Material Wealth In The Great Gatsby By F. Scott Fitzgerald

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Throughout The Great Gatsby by F. Scott Fitzgerald, material wealth is a major topic that works to convey the theme of class. There are three main classes in The Great Gatsby: old money, applying to characters like Tom and Daisy Buchanan, new money, applying to characters like Jay Gatsby, and no money, applying to characters like George and Myrtle Wilson. The no money class is overlooked in society, where the main focus in society is the rivalry between old and new money. Old money has many connections in society and their fortunes date to past ventures made by their families, whereas new money has almost no connections, and their fortunes are tied to success in 20th century America. Both look down upon each other, as old money views new money as having no taste with its lavish display of wealth whereas new money looks down to old money as being snotty. Both overlook the plight of the middle to lower social classes and focus on their own rivalries. Old money, of which Tom …show more content…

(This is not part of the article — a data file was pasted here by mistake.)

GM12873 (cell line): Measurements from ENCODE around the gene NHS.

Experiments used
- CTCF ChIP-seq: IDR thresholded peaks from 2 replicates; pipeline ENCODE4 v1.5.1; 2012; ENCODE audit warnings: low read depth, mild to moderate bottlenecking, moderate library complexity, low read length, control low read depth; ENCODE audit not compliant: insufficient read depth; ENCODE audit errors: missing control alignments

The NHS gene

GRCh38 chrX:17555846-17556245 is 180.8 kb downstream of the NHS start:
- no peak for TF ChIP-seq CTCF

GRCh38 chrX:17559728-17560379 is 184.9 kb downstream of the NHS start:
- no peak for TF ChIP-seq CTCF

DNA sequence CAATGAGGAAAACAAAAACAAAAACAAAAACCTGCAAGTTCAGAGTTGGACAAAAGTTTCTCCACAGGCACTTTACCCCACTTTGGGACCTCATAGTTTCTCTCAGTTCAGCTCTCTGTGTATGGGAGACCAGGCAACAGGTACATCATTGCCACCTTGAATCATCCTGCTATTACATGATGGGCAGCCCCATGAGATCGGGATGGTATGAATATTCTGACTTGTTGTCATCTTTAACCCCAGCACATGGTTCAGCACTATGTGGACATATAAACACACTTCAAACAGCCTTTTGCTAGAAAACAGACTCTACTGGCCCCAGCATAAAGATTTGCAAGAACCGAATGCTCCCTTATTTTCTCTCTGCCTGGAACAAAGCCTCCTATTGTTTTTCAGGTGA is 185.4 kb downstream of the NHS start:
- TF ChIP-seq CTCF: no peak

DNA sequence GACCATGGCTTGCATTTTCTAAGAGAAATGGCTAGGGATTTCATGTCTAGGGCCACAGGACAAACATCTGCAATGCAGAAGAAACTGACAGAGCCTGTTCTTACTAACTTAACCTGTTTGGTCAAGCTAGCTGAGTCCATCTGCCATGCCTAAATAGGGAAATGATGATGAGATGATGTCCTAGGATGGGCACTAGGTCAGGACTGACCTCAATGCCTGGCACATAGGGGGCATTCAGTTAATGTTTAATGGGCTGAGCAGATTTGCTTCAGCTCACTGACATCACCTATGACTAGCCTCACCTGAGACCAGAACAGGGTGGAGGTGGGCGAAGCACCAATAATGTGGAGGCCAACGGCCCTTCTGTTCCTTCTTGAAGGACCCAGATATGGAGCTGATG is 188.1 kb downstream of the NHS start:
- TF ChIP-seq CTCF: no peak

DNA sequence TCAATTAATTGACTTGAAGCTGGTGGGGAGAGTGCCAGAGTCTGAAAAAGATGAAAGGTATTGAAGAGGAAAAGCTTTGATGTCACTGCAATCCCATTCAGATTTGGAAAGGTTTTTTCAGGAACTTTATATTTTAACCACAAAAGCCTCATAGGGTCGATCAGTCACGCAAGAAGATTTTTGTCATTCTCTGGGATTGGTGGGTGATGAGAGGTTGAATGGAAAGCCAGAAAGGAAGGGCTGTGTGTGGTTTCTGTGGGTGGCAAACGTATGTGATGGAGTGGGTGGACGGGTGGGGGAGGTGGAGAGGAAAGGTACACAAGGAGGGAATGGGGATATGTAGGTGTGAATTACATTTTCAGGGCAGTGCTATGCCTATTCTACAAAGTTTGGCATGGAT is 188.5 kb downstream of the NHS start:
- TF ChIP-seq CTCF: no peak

Nick begins to see the ugly side of both societies. Nick is disgusted with Tom, who cheats on his wife Daisy, while also being disgusted with new money and its effects on the lives of its beholders. For example, Nick is disgusted with Klipspringer, a new money “friend” of Gatsby’s who stays in his mansion, taking advantage of his hospitality, and does not even attend Gatsby’s funeral when he dies. Instead, he inquires Nick about a pair of shoes he left at Gatsby’s mansion, saying to Nick over the phone, “What I called for was a pair of shoes...have the butler send them on” (Fitzgerald 169). Nick hangs up the phone, repulsed by new money prestige and shallowness. Throughout the novel, Fitzgerald uses material wealth to convey to the reader the general theme of class. In doing so, Fitzgerald exposes the shallowness of wealth on both sides, old and new, and the dissatisfaction, hedonism, pride, sin, and greed it

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